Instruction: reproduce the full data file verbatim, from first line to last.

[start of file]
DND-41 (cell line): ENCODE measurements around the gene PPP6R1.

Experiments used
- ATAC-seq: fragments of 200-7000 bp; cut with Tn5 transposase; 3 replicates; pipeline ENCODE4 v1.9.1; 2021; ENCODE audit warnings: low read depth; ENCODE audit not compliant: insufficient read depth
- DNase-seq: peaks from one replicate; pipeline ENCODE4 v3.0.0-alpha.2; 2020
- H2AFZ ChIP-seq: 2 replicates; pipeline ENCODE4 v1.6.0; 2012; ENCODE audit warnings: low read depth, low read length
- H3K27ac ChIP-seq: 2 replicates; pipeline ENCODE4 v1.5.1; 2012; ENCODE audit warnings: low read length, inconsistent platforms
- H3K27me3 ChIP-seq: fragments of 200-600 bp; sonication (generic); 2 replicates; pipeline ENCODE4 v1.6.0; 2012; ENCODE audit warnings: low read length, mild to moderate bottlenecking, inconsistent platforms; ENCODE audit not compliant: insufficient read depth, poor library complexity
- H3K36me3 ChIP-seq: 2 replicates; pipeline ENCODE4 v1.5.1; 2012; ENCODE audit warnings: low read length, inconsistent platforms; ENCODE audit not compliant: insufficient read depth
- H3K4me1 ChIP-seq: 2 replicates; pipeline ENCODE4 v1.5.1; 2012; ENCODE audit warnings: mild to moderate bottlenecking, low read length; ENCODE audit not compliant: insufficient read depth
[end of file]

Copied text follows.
DND-41 (cell line): ENCODE measurements around the gene PPP6R1.

Experiments used
- ATAC-seq: fragments of 200-7000 bp; cut with Tn5 transposase; 3 replicates; pipeline ENCODE4 v1.9.1; 2021; ENCODE audit warnings: low read depth; ENCODE audit not compliant: insufficient read depth
- DNase-seq: peaks from one replicate; pipeline ENCODE4 v3.0.0-alpha.2; 2020
- H2AFZ ChIP-seq: 2 replicates; pipeline ENCODE4 v1.6.0; 2012; ENCODE audit warnings: low read depth, low read length
- H3K27ac ChIP-seq: 2 replicates; pipeline ENCODE4 v1.5.1; 2012; ENCODE audit warnings: low read length, inconsistent platforms
- H3K27me3 ChIP-seq: fragments of 200-600 bp; sonication (generic); 2 replicates; pipeline ENCODE4 v1.6.0; 2012; ENCODE audit warnings: low read length, mild to moderate bottlenecking, inconsistent platforms; ENCODE audit not compliant: insufficient read depth, poor library complexity
- H3K36me3 ChIP-seq: 2 replicates; pipeline ENCODE4 v1.5.1; 2012; ENCODE audit warnings: low read length, inconsistent platforms; ENCODE audit not compliant: insufficient read depth
- H3K4me1 ChIP-seq: 2 replicates; pipeline ENCODE4 v1.5.1; 2012; ENCODE audit warnings: mild to moderate bottlenecking, low read length; ENCODE audit not compliant: insufficient read depth